By Phillip Schmidt, Networx
"Cement paint" is one of the common names for a family of special paint coatings made for masonry and cement-based materials, including concrete, mortar (and brick), concrete block and stucco. Similar coatings may be called masonry paint or concrete paint. (For the record, cement is merely the binder in many masonry mixes; it's not synonymous with concrete or mortar.) When painting masonry around your house, the keys to success are using the right paint for the material, preparing the surface properly and applying the paint as directed (yes, you really do have to read the directions this time).
Paint, Not Stain
Most people understand the difference between paint and stain when it comes to wood, but there's still a lot of confusion about paints versus stains for concrete. Like regular paint, concrete paint is an opaque surface coating that essentially blankets and adheres to the concrete surface. Concrete stain, like its counterpart for wood, is a thin, semi-transparent liquid that soaks into the pores of the concrete and changes the color of the material itself-permanently.
In general, concrete paint is a better choice if you want a completely new-looking surface; it hides stains and discoloration and creates a plastic-like finish in the desired color. That's why most people use paint for renewing old garage floors. Concrete stain is appropriate for both indoor and outdoor applications and offers a more natural coloring and texture than paint. It won't hide color variations in the original surface.
Types of Paint for Masonry
Cement paint and other masonry coatings come in a range of types and, in many cases, a relatively narrow range of colors. Each formulation is designed with specific performance characteristics. Exterior wall paints are available in both water-base and oil-base versions. For many applications, a premium, 100-percent acrylic masonry paint is recommended. If you're painting a poured concrete or block basement wall, you might want a waterproofing paint that resists moisture penetration from the outside. Elastomeric paint is often recommended for masonry walls that have a lot of hairline cracks and porous surfaces. It goes on thick and is highly flexible and does of good job covering pinholes and other imperfections.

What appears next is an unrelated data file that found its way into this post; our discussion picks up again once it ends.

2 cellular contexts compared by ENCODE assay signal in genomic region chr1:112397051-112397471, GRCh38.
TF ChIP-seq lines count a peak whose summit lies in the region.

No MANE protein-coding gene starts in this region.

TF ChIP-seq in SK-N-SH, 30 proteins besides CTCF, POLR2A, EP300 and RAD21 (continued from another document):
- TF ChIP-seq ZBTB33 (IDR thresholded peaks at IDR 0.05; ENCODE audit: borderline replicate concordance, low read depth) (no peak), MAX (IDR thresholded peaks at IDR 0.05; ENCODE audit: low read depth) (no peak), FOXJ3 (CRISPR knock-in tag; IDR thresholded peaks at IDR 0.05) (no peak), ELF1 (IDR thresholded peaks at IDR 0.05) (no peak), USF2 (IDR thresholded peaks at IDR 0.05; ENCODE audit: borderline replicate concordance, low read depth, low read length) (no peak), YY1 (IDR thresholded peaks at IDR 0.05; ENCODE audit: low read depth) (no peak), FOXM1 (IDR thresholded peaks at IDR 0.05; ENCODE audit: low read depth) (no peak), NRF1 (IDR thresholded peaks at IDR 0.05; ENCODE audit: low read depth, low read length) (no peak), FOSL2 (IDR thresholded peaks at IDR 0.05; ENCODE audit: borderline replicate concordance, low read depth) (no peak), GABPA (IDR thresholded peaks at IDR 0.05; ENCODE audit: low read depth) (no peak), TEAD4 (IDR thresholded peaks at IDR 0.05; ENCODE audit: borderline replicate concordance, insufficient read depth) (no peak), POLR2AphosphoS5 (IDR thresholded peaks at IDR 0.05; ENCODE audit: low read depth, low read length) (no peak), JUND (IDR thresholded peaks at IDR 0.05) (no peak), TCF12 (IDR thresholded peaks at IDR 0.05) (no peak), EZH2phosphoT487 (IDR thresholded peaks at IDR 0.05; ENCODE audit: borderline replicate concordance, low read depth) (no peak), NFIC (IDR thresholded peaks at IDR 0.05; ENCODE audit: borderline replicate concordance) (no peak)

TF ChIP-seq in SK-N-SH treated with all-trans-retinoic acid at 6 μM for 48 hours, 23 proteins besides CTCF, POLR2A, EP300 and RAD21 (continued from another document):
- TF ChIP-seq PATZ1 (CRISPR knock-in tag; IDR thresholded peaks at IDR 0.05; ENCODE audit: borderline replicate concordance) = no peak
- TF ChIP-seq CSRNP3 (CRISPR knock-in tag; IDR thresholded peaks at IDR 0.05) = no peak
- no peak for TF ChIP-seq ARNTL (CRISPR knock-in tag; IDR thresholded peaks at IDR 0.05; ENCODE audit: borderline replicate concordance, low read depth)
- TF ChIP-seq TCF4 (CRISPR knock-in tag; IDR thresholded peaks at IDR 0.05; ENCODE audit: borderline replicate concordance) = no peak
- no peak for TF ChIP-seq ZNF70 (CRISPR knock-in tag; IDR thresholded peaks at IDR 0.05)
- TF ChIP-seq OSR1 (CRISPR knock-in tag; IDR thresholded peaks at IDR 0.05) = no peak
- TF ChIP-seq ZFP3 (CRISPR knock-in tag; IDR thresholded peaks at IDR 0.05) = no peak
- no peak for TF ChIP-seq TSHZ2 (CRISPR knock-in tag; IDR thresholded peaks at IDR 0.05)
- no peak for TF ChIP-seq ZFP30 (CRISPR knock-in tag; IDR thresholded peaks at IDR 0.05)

The ideal paint for garage floors is epoxy paint (see below). For every other type of surface, your best bet is to talk with knowledgeable staff at a few good paint stores. They can steer you toward the right products for your material and application.
Cement Paint for Garage Floors
Like the heavy-duty glues, epoxy paint is a two-part liquid that's mixed prior to application. It sticks like crazy and creates a tough, plastic-like layer that's resistant to oil, gasoline, antifreeze, tar, salt and other crud tracked in on your car's tires. It also won't stick to road-heated tires like regular paint can. Epoxy paint is available in DIY-friendly kits that include both a cleaning solution and paint. Many products can be used with optional color chips or non-slip additives such as quartz crystals.
Cement Paint Dos and Don'ts
- Do follow the manufacturer's instructions to the letter. Thorough cleaning and other prep work and a careful application are critical to a long-lasting paint job.
- Do apply a primer or sealer, if recommended by the paint manufacturer. Primer and paint from the same manufacturer are specifically formulated for a good bond.
- Don't use regular paint. Masonry needs to "breathe" more than other building materials. Standard paints trap moisture and will soon bubble and peel due to water vapor trying to escape.
- Don't paint new concrete until it has fully cured. The standard minimum wait is 28 days, but check with the paint manufacturer for recommendations.
- Don't make a hasty decision to paint. Unpainted exterior masonry, such as brick siding and concrete patios, is essentially maintenance-free. Painting creates a maintenance issue for the life of the house.
There's a reason cement paint is different from regular paint. Apply your new coating carefully, if indeed you do decide to paint your masonry.